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Virtual Summer Mentorship

07/21/2020

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Molly Cannon speaks to students in front of a Museum of Anthropology banner

Water Heritage Anthropological Project Hosts NASMP Students for Virtual Lab During COVID19 Pandemic

The Water Heritage Anthropological Project (WHAP) hosted USU students Shastee Holliday and Stacey Whitehair for a week-long lab, June 1– 5,  as part of the Native American Summer Mentorship Program.

The group met, virtually, each day to discuss topics related to water heritage including the history of water management and infrastructure in Utah. The two students learned about and practiced the different methodologies that the WHAP is using to study water heritage and its meaning for Utah communities. For example, the WHAP team relies on geospatial technology to understand the relationship between the location of water features and social and environmental processes. One lab focused on geospatial technologies and required that the students use ESRI ArcGIS Online to create their own cartographic representations of two water features in Cache Valley.

Another method the WHAP team integrates into its approach includes ethnography and participant interviews. The WHAP team is currently interviewing participants from around northern Utah to understand the relationship between residents and water heritage in the region. Holliday and Whitehair conducted interviews with each other to practice ethnographic data collection and shared their responses with the WHAP team. Graduate student and WHAP team member who assisted with the virtual lab, Kelly Jimenez, remarks, “I especially enjoyed hearing the testimonies of Stacey and Shastee because they provided how native communities view and interact with their local water features. This is different than what we have previously heard in our interviews.”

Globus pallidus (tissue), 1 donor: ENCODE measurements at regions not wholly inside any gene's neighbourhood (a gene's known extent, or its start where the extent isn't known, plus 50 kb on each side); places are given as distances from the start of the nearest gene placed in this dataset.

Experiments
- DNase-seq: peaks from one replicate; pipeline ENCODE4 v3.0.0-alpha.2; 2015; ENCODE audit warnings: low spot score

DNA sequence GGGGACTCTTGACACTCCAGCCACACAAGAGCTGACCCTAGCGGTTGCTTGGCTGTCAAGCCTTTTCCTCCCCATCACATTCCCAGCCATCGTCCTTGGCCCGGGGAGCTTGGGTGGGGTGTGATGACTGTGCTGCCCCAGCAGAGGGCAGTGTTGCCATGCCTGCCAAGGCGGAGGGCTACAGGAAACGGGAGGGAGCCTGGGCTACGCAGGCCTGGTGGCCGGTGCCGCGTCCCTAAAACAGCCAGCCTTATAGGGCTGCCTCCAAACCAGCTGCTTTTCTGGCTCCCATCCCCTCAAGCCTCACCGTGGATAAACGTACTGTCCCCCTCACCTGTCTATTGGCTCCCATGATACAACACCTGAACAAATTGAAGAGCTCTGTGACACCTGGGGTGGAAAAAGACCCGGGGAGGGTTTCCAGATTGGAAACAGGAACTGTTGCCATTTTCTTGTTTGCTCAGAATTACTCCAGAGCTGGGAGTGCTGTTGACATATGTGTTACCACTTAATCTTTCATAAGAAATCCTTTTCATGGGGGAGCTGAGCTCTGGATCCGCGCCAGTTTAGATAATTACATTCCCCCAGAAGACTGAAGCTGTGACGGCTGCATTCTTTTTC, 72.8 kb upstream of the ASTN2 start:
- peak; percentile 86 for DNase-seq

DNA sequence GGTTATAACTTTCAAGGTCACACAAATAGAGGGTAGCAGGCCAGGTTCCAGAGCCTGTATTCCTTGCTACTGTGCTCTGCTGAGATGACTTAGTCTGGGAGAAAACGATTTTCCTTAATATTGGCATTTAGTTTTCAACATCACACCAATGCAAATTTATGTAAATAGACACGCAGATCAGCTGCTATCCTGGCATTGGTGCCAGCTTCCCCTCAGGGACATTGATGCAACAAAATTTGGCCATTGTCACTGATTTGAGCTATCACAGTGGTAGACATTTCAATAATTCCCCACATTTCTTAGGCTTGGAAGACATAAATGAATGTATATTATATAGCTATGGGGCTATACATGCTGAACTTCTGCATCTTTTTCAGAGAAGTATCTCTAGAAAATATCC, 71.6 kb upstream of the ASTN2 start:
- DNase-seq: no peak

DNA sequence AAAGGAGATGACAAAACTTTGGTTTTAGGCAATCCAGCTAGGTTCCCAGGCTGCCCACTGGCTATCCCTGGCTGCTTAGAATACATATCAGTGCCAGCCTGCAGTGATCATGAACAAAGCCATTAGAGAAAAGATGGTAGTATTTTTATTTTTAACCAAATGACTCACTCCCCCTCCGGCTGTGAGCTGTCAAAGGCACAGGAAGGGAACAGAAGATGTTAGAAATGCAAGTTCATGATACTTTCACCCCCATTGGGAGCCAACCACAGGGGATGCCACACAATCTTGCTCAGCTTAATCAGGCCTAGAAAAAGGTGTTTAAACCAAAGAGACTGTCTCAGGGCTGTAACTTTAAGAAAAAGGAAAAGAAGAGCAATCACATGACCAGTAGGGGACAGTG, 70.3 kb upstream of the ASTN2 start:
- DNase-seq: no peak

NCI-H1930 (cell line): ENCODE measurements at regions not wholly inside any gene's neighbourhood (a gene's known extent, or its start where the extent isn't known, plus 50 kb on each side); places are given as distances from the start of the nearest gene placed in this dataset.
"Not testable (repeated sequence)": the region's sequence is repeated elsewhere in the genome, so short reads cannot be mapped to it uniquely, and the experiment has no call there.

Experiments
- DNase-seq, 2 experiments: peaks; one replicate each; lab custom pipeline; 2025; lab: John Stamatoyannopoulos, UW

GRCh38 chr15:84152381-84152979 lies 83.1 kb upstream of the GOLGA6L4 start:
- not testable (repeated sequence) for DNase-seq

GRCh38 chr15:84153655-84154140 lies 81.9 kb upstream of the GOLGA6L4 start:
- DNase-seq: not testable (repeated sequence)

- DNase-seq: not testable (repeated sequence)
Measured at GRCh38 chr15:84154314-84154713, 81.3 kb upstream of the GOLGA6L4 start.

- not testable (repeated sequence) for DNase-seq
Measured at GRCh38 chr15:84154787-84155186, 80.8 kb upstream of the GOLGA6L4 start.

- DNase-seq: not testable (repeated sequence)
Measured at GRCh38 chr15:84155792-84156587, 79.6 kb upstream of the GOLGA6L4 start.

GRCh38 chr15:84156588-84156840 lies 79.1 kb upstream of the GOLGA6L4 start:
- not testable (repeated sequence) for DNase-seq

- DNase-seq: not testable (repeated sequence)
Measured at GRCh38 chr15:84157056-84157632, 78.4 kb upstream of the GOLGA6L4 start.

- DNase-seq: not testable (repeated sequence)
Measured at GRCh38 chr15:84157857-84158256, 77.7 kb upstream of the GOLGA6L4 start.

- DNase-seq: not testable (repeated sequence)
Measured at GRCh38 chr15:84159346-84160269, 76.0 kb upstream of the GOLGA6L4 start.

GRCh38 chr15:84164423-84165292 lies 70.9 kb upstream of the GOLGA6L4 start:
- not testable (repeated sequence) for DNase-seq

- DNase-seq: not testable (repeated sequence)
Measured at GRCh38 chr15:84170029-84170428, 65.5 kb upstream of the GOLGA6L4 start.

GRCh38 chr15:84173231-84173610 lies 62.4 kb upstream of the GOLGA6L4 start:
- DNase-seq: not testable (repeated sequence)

Molly Boeka Cannon, project co-director, found the virtual labs and collaboration between the WHAP team and Holliday and Whitehair both challenging and rewarding. “The challenges are many including poor internet connections, inability to spend time with our students to make connections face-to-face, and the limitations of some of the work that our project is doing but the rewards are that we can work with students from across the state of Utah and beyond to do research in meaningful ways.”

The WHAP is in its first year of a five-year multidisciplinary project supported by a grant from the Bureau of Reclamation to study Utah’s historic canals and water features. “The virtual lab serves as our first, of many to come, outreach efforts,” said Cannon. “The NASMP was a great way – especially during a time when face-to-face interaction is restricted – to integrate research, teaching, and outreach about the role of waterways in Utah communities,” adds project co-director Anna Cohen. Program goals include the development of a digital archive with oral history accounts, collated historic documents such as photographs and other archival materials, as well as archaeological research and documentation.

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